Gi: What’s been the highlight of your Rookie season so far?
JE: One of the most amazing weeks for me was playing in the LPGA Sybase Matchplay Championship in New Jersey, USA. I knew I was one of the lowest ranked players in the field and would get a tough first round match so it was no surprise to find myself drawn against World No. 3 [at the time] Suzann Pettersen. What an intimidating player and amazing competitor she is! I teed off as the underdog with nothing to lose, there was no pressure on me and I told myself just to play my own game. I think it was that positive attitude that really helped me to stay focused and to play one shot at a time and not get ahead of myself. I just played fearless golf and attacked every pin. Winning that match and then going onto defeat Sophie Gustafson, another great Solheim Cup player, in the next round before losing to the eventual winner really helped me realise that I am good enough to compete against the world’s best players. It gave me a big confidence boost which I’ve kept throughout the season.

Gi: Did you set yourself any goals for your Rookie season?
JE: At the start of the season I said to myself not to get worried about the money list or finishing goals – my number one goal for the year was simply to enjoy the experience and enjoy the golf. I knew if I could do that then everything else would fall into place. When good results started to happen I reassessed that goal and thought ‘why not aim to finish inside the Top 50 on the money list?’ I guess it was a pretty high expectation, but I’m on target to achieving that. I always knew that once I was given the opportunity I would play well.

Gi: Do you see much difference between your game and those of the best women professional’s on Tour?
JE: There’s so little between all the golfers on Tour. In terms of my long game and my length off the tee I’m definitely on par with the best players and I’m happy knowing that there is little technical work I need to do to improve. My strength has always been my long game. I’m long off the tee and I hit a lot of greens. The difference is always in the short game, especially my putting, so I’ve been working hard on that and doing lots of drills set by my swing instructor is Andrew Marshall. I’ve been going to him for lessons since I first started and we are still a team today. I am always looking to improve my whole short game, especially my putting.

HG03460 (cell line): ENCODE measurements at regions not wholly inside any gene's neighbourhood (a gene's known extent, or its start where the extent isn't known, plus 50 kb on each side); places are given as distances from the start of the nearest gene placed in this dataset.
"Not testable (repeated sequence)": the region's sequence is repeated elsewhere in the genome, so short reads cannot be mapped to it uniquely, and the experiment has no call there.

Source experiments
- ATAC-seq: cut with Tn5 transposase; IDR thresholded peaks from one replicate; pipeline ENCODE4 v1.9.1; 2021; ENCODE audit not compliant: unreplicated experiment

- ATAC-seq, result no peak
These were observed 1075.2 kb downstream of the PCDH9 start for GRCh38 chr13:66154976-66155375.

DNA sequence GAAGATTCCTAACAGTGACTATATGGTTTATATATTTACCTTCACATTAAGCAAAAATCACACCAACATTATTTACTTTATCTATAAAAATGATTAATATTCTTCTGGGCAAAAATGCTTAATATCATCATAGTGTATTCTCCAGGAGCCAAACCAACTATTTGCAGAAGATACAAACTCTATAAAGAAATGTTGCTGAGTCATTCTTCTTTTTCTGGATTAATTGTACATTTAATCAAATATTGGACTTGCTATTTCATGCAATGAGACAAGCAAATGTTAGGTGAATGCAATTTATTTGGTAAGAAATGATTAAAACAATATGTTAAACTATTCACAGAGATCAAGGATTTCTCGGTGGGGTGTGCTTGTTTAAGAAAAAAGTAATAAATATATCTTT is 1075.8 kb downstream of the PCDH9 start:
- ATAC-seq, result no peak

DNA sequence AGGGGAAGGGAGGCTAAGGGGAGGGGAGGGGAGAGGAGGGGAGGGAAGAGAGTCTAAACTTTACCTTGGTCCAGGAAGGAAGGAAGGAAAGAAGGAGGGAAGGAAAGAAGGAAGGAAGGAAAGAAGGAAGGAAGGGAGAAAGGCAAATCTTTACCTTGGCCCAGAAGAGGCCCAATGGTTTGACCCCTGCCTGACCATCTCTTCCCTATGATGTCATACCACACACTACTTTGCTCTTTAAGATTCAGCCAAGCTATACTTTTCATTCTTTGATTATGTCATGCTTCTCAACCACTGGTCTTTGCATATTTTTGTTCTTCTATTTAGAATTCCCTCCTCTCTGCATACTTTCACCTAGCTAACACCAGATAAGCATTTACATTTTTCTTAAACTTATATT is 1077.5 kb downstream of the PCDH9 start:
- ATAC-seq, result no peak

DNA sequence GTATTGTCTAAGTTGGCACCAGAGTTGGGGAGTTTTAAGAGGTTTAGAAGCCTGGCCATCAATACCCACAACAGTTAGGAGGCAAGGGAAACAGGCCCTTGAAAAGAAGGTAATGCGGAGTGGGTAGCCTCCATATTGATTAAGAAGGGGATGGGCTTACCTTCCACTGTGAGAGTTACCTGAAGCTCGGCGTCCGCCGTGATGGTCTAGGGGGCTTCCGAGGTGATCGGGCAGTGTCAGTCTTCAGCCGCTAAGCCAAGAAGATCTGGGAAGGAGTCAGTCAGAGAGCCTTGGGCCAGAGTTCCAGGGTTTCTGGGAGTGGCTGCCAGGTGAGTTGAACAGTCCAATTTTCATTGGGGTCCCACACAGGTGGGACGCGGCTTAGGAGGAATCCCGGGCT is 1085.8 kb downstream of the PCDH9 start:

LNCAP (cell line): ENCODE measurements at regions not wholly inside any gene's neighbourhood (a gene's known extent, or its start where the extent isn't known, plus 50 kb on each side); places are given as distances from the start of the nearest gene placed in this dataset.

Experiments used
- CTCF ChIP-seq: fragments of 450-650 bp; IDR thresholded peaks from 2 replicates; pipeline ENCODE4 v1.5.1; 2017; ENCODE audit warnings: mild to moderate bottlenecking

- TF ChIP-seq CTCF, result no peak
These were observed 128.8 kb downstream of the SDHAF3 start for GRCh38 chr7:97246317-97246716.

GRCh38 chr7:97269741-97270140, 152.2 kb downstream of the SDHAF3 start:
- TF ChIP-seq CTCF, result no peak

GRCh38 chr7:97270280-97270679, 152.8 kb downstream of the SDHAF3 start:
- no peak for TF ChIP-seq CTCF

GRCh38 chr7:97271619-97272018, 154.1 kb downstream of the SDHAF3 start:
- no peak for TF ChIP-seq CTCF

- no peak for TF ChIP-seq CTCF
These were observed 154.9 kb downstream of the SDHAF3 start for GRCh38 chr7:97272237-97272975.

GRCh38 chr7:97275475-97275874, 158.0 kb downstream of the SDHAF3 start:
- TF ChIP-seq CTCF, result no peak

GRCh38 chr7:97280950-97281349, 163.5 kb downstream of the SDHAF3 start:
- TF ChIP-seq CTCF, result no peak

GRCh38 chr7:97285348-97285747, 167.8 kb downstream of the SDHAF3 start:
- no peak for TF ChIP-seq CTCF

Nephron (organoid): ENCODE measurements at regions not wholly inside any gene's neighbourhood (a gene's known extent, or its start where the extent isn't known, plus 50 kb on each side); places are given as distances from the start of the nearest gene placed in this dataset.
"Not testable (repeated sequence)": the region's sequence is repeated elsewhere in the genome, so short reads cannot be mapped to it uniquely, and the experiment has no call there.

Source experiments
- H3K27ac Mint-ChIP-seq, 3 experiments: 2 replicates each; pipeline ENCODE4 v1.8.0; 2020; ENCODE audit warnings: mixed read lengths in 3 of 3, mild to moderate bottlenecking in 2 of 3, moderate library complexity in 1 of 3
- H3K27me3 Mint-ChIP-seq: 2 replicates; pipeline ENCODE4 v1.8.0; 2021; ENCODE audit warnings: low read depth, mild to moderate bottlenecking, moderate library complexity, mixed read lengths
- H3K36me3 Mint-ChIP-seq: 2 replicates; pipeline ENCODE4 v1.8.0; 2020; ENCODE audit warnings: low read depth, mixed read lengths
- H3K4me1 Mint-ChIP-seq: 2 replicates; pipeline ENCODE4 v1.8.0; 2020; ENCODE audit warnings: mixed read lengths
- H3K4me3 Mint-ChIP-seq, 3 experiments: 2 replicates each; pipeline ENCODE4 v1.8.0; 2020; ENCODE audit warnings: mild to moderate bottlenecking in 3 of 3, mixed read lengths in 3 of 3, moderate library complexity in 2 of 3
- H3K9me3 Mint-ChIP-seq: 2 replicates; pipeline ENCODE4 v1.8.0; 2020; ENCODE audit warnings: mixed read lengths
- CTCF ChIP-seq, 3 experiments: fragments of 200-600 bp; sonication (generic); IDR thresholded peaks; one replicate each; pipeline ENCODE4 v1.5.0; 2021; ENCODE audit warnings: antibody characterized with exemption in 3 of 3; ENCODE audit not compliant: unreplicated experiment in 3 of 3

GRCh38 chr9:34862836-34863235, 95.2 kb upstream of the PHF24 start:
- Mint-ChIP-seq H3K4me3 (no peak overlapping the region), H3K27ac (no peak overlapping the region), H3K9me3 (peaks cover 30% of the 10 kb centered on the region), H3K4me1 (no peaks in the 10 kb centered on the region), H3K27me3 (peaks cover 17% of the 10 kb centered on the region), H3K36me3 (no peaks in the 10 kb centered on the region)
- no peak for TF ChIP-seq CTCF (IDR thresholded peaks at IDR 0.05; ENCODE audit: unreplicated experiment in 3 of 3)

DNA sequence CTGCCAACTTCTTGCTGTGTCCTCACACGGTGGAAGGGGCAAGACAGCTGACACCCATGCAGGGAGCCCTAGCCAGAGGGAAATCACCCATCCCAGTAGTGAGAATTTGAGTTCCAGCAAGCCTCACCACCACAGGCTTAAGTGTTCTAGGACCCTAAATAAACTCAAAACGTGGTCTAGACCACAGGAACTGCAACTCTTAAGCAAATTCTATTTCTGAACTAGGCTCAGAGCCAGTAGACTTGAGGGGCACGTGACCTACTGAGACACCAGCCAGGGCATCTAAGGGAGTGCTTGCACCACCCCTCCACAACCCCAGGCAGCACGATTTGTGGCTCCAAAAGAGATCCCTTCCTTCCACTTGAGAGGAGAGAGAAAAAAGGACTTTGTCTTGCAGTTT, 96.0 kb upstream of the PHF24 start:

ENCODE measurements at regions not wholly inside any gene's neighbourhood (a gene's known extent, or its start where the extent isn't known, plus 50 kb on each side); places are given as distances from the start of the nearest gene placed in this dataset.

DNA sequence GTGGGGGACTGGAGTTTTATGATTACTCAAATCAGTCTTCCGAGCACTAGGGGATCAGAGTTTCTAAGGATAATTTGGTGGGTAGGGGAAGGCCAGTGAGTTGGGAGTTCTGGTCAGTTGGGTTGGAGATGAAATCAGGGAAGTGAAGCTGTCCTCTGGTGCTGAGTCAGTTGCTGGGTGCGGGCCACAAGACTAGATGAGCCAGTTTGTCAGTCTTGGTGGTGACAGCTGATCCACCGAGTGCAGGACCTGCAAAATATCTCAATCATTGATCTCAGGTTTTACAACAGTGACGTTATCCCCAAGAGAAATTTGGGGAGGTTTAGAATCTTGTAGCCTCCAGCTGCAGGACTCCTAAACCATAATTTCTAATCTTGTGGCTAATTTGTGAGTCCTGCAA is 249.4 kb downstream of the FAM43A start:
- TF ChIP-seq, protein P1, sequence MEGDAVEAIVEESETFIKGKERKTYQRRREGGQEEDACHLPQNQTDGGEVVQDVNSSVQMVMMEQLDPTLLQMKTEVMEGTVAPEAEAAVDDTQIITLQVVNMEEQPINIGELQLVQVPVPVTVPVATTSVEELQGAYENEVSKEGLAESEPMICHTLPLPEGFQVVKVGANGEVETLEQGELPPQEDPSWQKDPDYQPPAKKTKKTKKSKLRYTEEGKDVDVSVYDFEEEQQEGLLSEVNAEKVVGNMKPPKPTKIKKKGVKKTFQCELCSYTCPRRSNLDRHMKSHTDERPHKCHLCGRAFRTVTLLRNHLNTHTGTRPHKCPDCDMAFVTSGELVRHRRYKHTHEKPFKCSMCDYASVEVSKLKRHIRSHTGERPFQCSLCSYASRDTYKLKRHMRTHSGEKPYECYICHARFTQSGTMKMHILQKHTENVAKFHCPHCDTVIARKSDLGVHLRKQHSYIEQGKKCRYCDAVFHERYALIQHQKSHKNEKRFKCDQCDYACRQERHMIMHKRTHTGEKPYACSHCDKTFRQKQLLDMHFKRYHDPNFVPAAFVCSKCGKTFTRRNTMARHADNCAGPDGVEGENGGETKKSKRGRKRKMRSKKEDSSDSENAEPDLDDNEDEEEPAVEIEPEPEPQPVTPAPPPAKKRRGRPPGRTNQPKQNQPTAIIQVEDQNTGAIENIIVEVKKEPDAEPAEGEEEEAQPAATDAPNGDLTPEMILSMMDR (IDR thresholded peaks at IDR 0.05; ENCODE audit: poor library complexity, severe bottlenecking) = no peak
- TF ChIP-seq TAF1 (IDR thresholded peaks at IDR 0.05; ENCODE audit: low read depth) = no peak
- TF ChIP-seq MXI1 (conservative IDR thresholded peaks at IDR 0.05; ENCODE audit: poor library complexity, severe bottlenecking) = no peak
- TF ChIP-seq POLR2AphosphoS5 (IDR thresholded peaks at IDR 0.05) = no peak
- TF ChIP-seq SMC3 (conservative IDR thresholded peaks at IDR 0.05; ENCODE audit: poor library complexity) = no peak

Gi: What about psychology? You obviously have a great attitude towards the game and amazing focus on the course, does that come naturally?
JE: I spend a lot of time working with sports psychologist Karl Morris. He’s based in Manchester so we tend to do Skype sessions when I’m away, just confidence building before tournaments and preparation for play. One thing I have learned is that you have to target and be productive with your practice – it’s all too easy to practice aimlessly and wear yourself out before a tournament begins.

Gi: How do you relax away from the golf course?
JE: Off the course I enjoy taking time out and doing other things. It’s always good to give something back to the game and the sponsors and I realised just how lucky I am to be healthy and playing golf for a career when I visited the Somerset Medical Centre in Florida with two other golfing friends earlier on in the season. I’m also having fun planning my wedding. I met my fiancé when I was playing college golf; he’s an American TV executive and was interviewing me. We got chatting on Facebook afterwards and the rest is history! I’ve not had time to sort everything yet but I have got the most important thing – my dress!

Reproduced with kind permission of Golf International Magazine